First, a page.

Sapp’s prepared to do what he is told as long as the money keeps rolling in, even if it leaves him with little time to properly prepare for matches. Between long-haul flights to various countries around the world, he is busy with commercials, TV appearances and numerous pachinko events. This year he has also been promoting the release of his autobiography, The Beast Bites Back, where he talks about how he has had to come to the aid of many fighters who couldn’t pay their bills.
He feels that people like Gary Goodridge, who suffered brain damage in the ring, have been let down by major fighting corporations and that a large number of fighters are being underpaid. According to a report on the MMA Manifesto website, the UFC’s top ten earners this year had all made well in excess of $500,000 by the end of October 2013. Sapp argues that the majority are getting nowhere near that amount.
“If people peeked behind the scenes they would be shocked,” he says. “The injuries, lack of medical attention, world-class fighters not knowing when their next pay packet is coming. This is the reality! These guys at UFC are supposed to be earning big bucks, yet you ask them and most are on under $30,000 a year, then you have to pay the manager, the trainer. How are you going to make any proper cash to do anything? Many are sharing a room with their corner man and flying economy. You think Manny Pacquiao is doing that?”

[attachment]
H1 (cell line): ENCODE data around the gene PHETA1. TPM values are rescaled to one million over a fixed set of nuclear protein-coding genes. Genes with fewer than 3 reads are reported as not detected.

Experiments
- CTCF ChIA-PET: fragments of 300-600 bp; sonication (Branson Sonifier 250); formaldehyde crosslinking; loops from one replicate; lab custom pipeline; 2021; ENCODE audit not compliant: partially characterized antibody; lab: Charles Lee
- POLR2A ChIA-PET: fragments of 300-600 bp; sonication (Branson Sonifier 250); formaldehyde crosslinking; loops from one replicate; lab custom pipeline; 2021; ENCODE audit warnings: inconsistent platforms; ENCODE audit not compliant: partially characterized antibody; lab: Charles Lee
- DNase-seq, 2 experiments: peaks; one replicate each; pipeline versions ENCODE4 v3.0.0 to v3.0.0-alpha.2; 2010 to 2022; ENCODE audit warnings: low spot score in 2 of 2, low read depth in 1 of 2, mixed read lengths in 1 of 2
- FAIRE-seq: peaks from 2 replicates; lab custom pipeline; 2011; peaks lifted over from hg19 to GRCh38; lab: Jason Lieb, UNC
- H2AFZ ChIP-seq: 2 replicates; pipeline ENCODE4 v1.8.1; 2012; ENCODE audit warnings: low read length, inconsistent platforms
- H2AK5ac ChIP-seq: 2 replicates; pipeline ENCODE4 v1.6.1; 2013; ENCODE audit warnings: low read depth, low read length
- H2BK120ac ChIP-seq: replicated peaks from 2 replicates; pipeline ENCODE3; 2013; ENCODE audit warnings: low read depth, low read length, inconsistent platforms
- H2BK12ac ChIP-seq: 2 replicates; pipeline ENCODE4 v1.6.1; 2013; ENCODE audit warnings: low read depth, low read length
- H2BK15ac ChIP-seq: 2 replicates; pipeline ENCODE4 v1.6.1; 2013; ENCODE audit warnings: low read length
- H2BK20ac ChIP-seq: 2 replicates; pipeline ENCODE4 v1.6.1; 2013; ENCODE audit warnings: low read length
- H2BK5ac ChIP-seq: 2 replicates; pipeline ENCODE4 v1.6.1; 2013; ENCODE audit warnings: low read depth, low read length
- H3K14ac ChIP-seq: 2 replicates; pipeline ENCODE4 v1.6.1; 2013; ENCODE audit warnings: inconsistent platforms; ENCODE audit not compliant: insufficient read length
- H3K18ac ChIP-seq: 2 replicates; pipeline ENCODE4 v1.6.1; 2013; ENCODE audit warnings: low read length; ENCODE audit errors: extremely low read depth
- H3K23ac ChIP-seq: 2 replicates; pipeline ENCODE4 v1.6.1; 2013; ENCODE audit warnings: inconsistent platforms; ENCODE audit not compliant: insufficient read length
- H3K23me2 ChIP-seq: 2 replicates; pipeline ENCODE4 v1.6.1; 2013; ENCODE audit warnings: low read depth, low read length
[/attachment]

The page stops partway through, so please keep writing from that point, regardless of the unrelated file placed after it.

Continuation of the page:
Sapp learned the hard way that nothing can be taken for granted in sport. His American football career was over almost as soon as it started. Released by the Chicago Bears not long after being drafted, he was then suspended by his next team, the Minnesota Vikings. With debt collectors on his back and his football career over, Sapp admitted to being in a “depressive state.” He had a brief stint in World Championship Wrestling (WCW), but then they soon went bankrupt.
At the turn of the century his luck started to change. While working odd jobs such as moving dead bodies to hospitals, Sapp got an offer to fight former Chicago Bear William “The Refrigerator” Perry in a tough-man competition. K1 founder Kazuyoshi Isshii was in attendance that night and evidently liked what he saw, inviting Sapp to fight in Japan.
“That changed my life more than I could’ve imagined,” Sapp says. “This is such a creative country that has allowed me to do all these crazy things. I am famous in America for being famous in Japan. People see me in the States and I think they might recognize me from the Longest Yard or something, but they’ll say that’s Bob Sapp, he’s huge in Japan.”